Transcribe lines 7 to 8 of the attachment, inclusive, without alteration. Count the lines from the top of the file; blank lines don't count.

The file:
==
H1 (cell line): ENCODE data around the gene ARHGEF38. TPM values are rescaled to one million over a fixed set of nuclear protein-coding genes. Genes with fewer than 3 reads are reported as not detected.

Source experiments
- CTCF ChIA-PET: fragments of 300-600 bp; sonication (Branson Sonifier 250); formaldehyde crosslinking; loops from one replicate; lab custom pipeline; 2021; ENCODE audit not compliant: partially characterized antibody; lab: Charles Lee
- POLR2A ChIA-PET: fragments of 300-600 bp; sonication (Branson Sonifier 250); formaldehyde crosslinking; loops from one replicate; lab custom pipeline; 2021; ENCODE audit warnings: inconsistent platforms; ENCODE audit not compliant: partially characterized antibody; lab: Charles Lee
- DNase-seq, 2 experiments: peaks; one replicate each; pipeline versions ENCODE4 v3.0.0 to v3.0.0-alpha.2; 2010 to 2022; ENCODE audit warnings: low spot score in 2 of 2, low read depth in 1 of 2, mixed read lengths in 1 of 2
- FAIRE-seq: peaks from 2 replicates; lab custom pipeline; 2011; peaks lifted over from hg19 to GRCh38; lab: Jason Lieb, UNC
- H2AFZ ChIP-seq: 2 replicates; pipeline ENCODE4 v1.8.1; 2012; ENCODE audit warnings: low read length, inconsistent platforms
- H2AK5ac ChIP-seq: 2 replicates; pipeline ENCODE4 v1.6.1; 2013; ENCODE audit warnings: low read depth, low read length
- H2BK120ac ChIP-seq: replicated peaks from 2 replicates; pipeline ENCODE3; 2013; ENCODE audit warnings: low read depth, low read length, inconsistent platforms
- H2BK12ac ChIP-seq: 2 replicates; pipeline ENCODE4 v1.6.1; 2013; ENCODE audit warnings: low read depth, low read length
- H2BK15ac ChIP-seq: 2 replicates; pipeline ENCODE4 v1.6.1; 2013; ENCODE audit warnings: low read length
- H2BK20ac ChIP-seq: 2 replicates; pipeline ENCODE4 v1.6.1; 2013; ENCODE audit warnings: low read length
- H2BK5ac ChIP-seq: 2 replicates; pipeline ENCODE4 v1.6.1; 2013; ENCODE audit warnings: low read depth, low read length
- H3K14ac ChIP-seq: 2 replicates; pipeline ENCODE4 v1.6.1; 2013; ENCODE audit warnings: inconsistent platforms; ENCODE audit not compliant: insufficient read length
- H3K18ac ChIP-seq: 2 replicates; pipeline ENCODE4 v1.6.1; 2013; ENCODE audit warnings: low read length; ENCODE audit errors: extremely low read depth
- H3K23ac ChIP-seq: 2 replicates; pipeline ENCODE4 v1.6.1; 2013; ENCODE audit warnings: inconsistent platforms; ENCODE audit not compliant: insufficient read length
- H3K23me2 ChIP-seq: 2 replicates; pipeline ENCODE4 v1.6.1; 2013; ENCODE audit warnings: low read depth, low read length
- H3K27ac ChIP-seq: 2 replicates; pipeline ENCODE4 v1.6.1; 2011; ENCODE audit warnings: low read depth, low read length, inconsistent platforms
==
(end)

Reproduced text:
- H2AFZ ChIP-seq: 2 replicates; pipeline ENCODE4 v1.8.1; 2012; ENCODE audit warnings: low read length, inconsistent platforms
- H2AK5ac ChIP-seq: 2 replicates; pipeline ENCODE4 v1.6.1; 2013; ENCODE audit warnings: low read depth, low read length